Many people know Dean Ornish as the doctor who proved that symptoms of heart disease can be reversed with a regimen of a low-fat diet, exercise, and stress reduction. In Love & Survival, he concentrates on the less tangible aspects of a healthful life. Through anecdotes and dozens of scientific studies, Ornish demonstrates that personal intimacy and other aspects of emotional well-being--all the elements that make up what we call "love"--are as important to our physical condition as to our mental health. Not only do these positive emotions motivate us to make better lifestyle choices, Ornish argues, they also have a powerful direct effect on our bodies, giving us stronger immune systems, better cardiovascular functioning, and longer life expectancies. But the benefits of opening our hearts to others go beyond curing our bodies of disease; it's also the first step toward healing our entire lives. --This text refers to an out of print or unavailable edition of this title.
With best-sellers on reducing stress and modifying diet to alleviate and reverse the effects of physical heart disease to his credit, Ornish now tackles "emotional and spiritual heart disease," the remedy for which consists of "love and intimacy." Ornish argues that affection is crucial to health with research findings as well as clinical-anecdotal evidence. The second of six fat chapters presents studies demonstrating that those who give and receive love are healthier than those who don't; this is intriguing and persuasive testimony that many may find squares with common sense. Succeeding chapters present the anecdotal evidence, beginning with Ornish's account of his own life-reversal (at 40, he found he was far better at giving than living his own advice) and continuing with advice on behaving and speaking so as to foster love, the story of a middle-aged physician (Ornish's patient) learning to heal his heart disease by coming to terms with anger, and the massive final chapter's interviews with other physicians and healers about their experience with the healing powers of love. Ornish conceives love broadly, bringing in the love of God as well as of mate, family, and friends, and he presents commitment as crucial to loving relationships, especially marriage, although his is a sadder-but-wiser perspective on matrimony than the never-divorced Catherine M. Wallace's in Fidelity (reviewed in this issue). With interviews in all media, a PBS documentary, a lecture tour, and a food-line launch accompanying publication, Love & Survival bids fair to be this year's Eight Weeks to Optimum Health. Ray Olson --This text refers to an out of print or unavailable edition of this title.See all Editorial Reviews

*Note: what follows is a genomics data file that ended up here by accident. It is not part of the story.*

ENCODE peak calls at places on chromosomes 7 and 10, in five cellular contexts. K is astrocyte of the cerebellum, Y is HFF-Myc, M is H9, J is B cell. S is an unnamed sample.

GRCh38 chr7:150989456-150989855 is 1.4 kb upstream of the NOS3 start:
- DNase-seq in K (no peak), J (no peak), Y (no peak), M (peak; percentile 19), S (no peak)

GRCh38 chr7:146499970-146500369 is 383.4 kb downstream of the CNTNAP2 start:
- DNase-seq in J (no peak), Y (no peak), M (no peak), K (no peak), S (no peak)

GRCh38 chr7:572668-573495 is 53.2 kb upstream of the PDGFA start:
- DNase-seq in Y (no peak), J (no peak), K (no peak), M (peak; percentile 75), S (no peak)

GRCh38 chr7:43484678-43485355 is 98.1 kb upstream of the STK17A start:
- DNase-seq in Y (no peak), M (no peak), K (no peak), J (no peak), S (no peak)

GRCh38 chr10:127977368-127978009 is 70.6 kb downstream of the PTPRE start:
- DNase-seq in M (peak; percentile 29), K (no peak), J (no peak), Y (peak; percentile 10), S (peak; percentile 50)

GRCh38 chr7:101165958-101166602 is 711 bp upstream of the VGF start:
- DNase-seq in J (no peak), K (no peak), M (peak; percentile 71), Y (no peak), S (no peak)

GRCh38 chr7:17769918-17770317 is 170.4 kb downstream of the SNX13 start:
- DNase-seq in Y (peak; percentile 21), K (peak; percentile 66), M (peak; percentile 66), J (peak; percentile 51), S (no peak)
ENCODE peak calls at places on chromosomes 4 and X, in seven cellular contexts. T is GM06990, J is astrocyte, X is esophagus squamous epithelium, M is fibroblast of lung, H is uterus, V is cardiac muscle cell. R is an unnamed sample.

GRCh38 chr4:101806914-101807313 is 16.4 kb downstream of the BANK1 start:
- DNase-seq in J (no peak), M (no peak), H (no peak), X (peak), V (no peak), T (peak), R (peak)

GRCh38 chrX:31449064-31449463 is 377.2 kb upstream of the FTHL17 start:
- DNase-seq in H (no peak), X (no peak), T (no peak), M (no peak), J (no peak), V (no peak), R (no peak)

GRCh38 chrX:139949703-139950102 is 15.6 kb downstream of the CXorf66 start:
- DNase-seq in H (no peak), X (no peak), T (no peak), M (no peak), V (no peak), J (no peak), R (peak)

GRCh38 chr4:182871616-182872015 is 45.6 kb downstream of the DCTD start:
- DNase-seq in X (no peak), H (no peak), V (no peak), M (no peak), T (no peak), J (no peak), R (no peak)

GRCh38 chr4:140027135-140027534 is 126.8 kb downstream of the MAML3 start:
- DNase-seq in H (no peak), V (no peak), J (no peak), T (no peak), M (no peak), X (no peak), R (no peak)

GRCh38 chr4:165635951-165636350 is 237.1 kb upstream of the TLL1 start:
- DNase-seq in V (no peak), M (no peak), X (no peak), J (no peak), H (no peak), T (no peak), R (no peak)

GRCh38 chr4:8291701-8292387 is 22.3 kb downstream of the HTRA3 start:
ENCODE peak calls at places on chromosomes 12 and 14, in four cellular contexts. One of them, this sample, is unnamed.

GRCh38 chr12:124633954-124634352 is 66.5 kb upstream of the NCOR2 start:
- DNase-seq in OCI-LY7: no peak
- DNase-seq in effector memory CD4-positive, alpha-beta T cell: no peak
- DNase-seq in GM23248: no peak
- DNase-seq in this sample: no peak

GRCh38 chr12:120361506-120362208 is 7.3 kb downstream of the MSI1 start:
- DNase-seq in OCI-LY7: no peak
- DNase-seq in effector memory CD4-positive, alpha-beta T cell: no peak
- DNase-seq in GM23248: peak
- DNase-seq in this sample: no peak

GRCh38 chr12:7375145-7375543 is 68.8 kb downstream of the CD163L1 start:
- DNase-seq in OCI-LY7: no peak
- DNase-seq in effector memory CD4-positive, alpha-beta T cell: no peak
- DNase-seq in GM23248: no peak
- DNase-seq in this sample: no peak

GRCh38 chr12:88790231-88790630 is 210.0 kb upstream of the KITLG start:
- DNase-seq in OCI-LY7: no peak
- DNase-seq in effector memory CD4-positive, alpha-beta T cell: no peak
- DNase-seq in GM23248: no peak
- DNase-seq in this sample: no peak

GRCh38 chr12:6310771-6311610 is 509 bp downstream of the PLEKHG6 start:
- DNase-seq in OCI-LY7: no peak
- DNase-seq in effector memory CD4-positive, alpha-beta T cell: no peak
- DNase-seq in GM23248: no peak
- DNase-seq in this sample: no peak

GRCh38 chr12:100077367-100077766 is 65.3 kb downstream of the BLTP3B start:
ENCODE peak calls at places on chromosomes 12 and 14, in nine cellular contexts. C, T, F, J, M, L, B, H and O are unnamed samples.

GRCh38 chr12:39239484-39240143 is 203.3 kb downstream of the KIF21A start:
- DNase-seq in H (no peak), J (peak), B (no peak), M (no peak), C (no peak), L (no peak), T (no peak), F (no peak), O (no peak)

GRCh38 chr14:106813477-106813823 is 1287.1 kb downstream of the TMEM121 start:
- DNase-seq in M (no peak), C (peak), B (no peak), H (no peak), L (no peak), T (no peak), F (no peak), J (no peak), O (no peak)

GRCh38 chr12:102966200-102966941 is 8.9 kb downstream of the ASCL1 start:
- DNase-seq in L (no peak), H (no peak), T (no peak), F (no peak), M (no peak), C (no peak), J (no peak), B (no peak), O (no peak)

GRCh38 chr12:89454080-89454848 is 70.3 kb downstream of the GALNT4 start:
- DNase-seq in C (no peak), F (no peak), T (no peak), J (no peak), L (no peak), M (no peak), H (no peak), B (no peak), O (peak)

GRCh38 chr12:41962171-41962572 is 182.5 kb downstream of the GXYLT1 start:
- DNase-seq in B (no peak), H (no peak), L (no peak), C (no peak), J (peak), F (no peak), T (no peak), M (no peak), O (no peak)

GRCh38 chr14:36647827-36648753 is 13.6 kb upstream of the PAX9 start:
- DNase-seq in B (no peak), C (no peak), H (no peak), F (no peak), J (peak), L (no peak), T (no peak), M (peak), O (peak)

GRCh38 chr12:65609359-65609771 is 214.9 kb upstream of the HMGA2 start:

This is one of the keys books that have changed my outlook. A few others that fit in this category include Power vs. Read morePublished 1 month ago by Caroline Vu
Interesting research from the doctor who made the link between diet and heart disease famous.Published 9 months ago by Dr. Lou Blanchfield
This book is a goldmine of knowledge. I was surprised at how much information was packed into one book. Read morePublished 10 months ago by Sherri G.